Aristotle on management: Wittiness

dsc_6301_2048leThere are truckloads of books, seminars and courses on the latest and greatest management methods. But is the latest and greatest really what we need or are developments in management theory primarily making the wheels spin for the people who invent them and the institutions that rely on teaching them. Can a man that lived almost 400 years BC teach us anything that is just remotely useful in our fast-paced technological wonder-World?

I sure happen to think he can and I will try to convince you as well. Just because someone lived several hundreds years ago without the technology of today, doesn’t mean that they cannot teach us a thing or two about life. I would almost go as far as to say that exactly because they lived in a world without so much technology fighting for their attention, they will have had way more time for deep thought and contemplation. And lots of our worries, problems and annoyances are the same wine only disguised in new technological bottles.

First let me give a small introduction to who this man actually is. Some of you may have heard his name or learned about him in school, but for those of you who had as high(low) an interest as me in old historical figures during your school years I will just briefly brush up the memory a bit. Of course taken from my deep, deep knowledge and in no way read and paraphrased from Wikipedia…

Aristotle was a Greek philosopher that lived from 384 BC to 322 BC. He was a pupil of Plato (you can look him up as well – I won’t go back through all of these and play Six degrees of separation or popularized as the Kevin Bacon Game to end up linking Aristotle to Kevin Bacon).

Later he tutored Alexander the Great. He spent his life thinking, teaching and writing and in relation to this article, wrote the book The Nicomachean Ethics from which some of the following originates.

Aristotle made a list of virtues listing the mean(virtue) but also either end of the spectrum – too much and to little of each. One of these is represented in the title of this post and is what this piece will be about, namely; wittiness.

Wittiness represents the mean between the bore on one end and the buffoon at the other. But why is this important in relation to management? Yeah, let’s dive into that.

If you have had more than one boss in your working career you have probably already experienced a big difference in management styles, if you have had several years of working you will probably have seen a lot of bad bosses/leaders and a few good ones. We won’t dissect all traits of good and bad leaders, but concentrate on traits related to wittiness.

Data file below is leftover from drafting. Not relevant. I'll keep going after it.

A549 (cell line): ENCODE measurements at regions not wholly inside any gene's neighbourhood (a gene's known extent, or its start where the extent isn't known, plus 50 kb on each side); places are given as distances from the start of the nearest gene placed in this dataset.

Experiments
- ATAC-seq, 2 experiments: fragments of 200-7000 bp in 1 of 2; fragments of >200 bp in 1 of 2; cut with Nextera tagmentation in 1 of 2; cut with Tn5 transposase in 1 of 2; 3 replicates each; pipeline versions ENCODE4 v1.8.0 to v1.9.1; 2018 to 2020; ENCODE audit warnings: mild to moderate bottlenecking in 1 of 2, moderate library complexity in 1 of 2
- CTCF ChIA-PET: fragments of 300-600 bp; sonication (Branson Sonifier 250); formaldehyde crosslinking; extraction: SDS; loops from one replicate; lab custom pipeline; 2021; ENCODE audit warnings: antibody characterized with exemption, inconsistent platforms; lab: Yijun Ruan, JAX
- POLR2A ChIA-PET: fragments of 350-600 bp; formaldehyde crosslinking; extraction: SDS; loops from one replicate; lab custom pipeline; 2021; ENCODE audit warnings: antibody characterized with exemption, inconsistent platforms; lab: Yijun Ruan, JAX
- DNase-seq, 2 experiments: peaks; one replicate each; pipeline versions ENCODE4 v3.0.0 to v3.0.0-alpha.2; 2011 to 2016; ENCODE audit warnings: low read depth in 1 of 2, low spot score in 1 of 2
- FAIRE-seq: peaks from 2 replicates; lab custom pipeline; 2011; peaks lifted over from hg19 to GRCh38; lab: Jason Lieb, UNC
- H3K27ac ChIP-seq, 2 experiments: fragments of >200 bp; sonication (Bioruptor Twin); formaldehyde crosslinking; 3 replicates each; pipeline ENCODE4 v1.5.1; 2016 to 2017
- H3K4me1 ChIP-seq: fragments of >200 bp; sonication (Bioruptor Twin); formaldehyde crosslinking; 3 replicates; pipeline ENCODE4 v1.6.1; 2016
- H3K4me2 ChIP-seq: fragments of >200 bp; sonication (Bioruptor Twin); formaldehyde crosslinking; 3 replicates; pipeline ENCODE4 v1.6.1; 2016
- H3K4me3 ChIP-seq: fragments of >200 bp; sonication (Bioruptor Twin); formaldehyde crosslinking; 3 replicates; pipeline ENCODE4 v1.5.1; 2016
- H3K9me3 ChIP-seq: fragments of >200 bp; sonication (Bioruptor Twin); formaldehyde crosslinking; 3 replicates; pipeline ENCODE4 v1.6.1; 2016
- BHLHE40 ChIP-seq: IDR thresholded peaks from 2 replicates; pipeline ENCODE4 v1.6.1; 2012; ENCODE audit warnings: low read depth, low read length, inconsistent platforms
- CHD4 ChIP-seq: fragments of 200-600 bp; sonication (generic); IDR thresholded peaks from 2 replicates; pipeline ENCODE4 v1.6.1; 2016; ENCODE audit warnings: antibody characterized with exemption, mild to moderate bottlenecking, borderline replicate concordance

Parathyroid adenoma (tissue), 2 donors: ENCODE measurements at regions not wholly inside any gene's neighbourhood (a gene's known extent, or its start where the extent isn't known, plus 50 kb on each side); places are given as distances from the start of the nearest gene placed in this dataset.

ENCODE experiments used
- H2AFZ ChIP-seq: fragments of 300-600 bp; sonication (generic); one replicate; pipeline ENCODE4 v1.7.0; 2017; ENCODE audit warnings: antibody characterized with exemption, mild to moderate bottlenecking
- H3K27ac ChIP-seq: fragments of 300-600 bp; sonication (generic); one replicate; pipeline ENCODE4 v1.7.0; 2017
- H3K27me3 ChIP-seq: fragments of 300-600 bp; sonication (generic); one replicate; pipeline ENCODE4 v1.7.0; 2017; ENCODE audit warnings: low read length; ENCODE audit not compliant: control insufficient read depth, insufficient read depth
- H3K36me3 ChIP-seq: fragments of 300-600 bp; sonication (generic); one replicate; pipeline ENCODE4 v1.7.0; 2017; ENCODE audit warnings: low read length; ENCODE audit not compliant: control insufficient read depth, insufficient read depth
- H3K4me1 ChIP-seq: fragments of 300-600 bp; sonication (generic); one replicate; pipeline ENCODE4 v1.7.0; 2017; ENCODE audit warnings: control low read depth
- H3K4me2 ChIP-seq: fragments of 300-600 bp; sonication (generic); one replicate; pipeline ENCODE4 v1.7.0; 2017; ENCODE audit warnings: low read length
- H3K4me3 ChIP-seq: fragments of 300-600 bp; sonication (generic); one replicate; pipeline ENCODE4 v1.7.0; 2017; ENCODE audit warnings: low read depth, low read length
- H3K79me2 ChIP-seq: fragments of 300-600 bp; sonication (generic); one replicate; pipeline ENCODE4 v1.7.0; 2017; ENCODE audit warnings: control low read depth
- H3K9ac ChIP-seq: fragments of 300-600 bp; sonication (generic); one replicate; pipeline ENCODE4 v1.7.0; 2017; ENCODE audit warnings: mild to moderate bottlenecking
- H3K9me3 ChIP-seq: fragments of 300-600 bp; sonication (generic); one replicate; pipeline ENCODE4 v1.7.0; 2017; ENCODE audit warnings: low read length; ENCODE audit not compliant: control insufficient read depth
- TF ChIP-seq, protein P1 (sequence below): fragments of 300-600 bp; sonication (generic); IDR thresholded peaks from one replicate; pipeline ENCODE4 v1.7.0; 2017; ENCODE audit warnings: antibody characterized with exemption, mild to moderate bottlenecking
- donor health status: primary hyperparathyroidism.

Let’s start at the buffoon end of the spectrum. Hopefully your boss haven’t been dressed up and acting like a clown, full with red curly hair, nose and large shoes – if so I don’t know what to say. But even without going full retard the buffoon stage is still relevant. Being considered a buffoon as a leader often stems from wanting to be liked and loved too much. People who are not “natural” leaders and has reached the position by seniority rather than merit and skill, will probably easier fall into this “trap”. They will try their best to be liked among their subordinates by acting like “one-of-them”, joking inappropriately in an attempt to get attention, recognition and sympathy. As we will get to, being a leader isn’t about being a total bore either, but being a buffoon inappropriately joking about just about anything, playing one of the guys simply isn’t the way to conduct yourself as a leader.

Moving on to the aforementioned bore. Where the buffoon perhaps more than anything tries to be “one of the guys/girl” the bore perhaps tries to overcompensate in the other direction. The bore sees the role of a leader as very strict and square with absolutely no personality to it. Showing any kind of emotions could be misunderstood as weakness so instead he or she puts up a total facade keeping them from relating to their subordinates in any way. The bore may or may not be qualified as a leader, but is not totally confident in the position and is very afraid to lose it. Being a total bore is probably better than being a total buffoon, but in the end it isn’t optimal either.